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Labour + Industry

Foreign Takeovers: Pressure Mounts for Job Protection, Clearer Regs

Labour, and some corporate voices, say it's time to put some muscle on the Investment Canada Act.

Ben Christopher 26 Jan

Ben Christopher reports on labour and industry issues for The Tyee and others.

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On the bus to Jan. 21 rally in support of CAW 27 workers locked out of U.S.-owned Electro Motive Diesel Company in London, Ontario. Photo by Tom Balint, CAW 99.

It goes something like this: a large multinational corporation saunters across the border, snaps up a Canadian business, and immediately throws a few hundred more of this country's remaining middle-class manufacturing jobs onto the chopping block.

That's exactly the scenario playing out in London, Ontario, say organized labour advocates, where over 500 workers have been locked out of an Electro Motive Diesel plant after the unionized workforce refused to ratify a new contract that would see their pay cut in half and their benefits slashed.

All of this just 18 months after the train company was scooped up by a subsidiary of the U.S. heavy machinery giant, Caterpillar, in a 2010 acquisition deal.

It's bad news for the members of London's local CAW 27, who staged a "day of action" rally in London this Saturday. But it could happen to anyone. That's the warning coming from a growing chorus of labour supporters, who say the bureaucratic machinery designed to protect Canadian jobs from mercenary multinationals -- a little-known piece of legislation called the Investment Canada Act -- has been willfully mothballed.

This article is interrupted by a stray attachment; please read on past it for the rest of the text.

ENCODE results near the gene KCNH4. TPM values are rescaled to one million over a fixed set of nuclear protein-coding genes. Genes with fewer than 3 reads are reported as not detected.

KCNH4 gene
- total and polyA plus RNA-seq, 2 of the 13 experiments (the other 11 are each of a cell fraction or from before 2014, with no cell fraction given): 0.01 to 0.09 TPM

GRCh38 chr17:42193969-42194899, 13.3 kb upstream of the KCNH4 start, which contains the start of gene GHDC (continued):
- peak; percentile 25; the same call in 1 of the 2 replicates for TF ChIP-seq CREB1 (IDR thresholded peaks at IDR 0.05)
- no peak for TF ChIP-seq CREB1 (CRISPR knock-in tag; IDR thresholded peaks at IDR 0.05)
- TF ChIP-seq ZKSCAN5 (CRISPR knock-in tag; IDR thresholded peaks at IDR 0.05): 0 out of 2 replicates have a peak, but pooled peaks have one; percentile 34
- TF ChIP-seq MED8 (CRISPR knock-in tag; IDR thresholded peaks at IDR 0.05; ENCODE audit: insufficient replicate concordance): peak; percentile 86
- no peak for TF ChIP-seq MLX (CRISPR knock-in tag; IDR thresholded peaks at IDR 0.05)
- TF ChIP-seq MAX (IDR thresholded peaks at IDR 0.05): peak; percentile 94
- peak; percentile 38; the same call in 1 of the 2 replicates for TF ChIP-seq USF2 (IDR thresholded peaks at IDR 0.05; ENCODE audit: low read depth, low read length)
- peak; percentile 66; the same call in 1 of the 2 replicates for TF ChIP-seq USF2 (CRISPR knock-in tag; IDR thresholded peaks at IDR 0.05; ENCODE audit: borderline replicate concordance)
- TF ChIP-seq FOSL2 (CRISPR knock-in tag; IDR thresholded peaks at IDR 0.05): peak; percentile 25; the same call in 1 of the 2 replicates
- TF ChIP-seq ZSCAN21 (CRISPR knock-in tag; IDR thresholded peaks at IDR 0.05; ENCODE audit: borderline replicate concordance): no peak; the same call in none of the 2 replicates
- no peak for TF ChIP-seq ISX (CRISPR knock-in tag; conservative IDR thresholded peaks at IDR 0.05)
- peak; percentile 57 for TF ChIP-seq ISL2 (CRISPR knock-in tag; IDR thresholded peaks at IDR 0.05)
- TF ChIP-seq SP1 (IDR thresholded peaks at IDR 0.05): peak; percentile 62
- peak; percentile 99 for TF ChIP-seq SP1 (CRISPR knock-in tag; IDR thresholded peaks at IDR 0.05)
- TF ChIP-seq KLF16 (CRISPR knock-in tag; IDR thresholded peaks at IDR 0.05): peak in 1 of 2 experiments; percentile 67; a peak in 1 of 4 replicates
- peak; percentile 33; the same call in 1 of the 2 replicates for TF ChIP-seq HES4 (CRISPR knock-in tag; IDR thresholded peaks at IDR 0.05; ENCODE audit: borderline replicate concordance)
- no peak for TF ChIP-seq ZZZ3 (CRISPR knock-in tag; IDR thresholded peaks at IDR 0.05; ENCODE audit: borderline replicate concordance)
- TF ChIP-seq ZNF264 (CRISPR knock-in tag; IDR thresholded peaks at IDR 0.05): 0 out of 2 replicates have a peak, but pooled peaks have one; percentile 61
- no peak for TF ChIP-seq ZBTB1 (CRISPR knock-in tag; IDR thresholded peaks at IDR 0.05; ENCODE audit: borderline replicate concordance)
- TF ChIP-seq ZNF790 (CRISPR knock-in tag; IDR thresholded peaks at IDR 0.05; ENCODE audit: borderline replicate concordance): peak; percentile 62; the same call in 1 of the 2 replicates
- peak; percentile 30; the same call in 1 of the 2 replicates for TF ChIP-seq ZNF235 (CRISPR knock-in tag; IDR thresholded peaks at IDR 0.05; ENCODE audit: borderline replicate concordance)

And it's not just unions complaining about the Act. Also looking for increased transparency and disclosure of government dealings in the assessment of foreign takeover bids, at least according to one economist, are foreign investors themselves.

A benefit to whom?

As it reads on paper, the Investment Canada Act is fairly straightforward. A foreign company cannot take over a domestic one unless it can be shown that the investment "is likely to be of net benefit to Canada," the legislation reads.

But according to Canadian Labour Congress president Ken Georgetti, the exact meaning of "net benefit" has not always been entirely clear.

"The circumstances of this lockout once again illustrate the shortcomings of the Investment Canada Act in protecting Canadian workers in foreign takeovers of Canadian companies," Georgetti wrote in an open letter to the Prime Minister early this month.

That the proposed wage cuts and subsequent lockout in London were introduced so soon after Electro Motive Diesel was purchased by the Caterpillar subsidiary, Progress Rail Services, is proof, says the CLC president, that the 2010 deal was not properly vetted.

By all accounts, it wasn't. According to a spokesperson for Industry Canada, the Electro Motive purchase was never subject to a full review. Instead, because the dollar figure attached to the deal fell beneath the cutoff for investments deemed big enough to review (which in 2010, stood at $299 million for companies operating within WTO member states), Progress Rail Services was simply required to notify the government of its intent to purchase the company.

Georgetti says that simply isn't good enough. The Act must be reformed, he says, to make job creation and protection the overt standard by which "benefit" is defined, to lower the cut-off of reviewable investments, and to make the decision process transparent and open to public input.